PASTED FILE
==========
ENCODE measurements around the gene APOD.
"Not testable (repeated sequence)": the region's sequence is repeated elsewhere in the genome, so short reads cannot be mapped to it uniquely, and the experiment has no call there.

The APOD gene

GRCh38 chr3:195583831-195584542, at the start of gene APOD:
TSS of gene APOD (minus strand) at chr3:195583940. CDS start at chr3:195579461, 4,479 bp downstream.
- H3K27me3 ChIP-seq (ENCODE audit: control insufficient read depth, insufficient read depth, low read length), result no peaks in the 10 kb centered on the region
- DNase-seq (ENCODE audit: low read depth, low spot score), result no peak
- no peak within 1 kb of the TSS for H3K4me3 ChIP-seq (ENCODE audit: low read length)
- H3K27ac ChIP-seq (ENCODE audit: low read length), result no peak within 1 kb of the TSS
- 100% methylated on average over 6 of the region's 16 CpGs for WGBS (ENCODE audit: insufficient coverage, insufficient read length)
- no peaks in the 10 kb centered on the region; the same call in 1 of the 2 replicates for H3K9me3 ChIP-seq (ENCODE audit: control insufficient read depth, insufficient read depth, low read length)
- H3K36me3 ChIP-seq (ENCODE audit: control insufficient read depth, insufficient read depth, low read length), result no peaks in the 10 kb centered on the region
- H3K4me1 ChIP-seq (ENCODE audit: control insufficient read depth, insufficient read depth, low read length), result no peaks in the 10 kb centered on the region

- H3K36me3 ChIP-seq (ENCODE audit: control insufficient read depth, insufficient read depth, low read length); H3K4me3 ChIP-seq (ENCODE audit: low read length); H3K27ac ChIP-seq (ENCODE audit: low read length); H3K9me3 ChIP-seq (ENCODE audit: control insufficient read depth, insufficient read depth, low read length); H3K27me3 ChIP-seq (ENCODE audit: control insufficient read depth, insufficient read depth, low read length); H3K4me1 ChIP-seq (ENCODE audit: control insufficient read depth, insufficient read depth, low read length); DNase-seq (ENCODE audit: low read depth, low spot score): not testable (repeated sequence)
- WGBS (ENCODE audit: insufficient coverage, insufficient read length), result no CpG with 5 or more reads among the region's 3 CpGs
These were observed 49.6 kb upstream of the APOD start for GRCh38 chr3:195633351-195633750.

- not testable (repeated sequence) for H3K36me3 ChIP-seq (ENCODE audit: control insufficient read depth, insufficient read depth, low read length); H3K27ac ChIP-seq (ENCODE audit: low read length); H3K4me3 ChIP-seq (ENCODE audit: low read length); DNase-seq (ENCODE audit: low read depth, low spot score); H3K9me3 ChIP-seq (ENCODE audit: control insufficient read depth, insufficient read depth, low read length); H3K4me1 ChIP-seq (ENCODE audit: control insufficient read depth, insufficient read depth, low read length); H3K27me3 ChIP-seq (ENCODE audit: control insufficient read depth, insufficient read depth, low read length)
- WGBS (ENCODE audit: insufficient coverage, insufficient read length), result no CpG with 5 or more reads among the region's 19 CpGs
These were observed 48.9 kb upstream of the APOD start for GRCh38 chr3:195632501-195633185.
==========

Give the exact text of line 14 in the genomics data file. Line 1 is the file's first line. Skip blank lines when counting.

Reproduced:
- H3K36me3 ChIP-seq (ENCODE audit: control insufficient read depth, insufficient read depth, low read length); H3K4me3 ChIP-seq (ENCODE audit: low read length); H3K27ac ChIP-seq (ENCODE audit: low read length); H3K9me3 ChIP-seq (ENCODE audit: control insufficient read depth, insufficient read depth, low read length); H3K27me3 ChIP-seq (ENCODE audit: control insufficient read depth, insufficient read depth, low read length); H3K4me1 ChIP-seq (ENCODE audit: control insufficient read depth, insufficient read depth, low read length); DNase-seq (ENCODE audit: low read depth, low spot score): not testable (repeated sequence)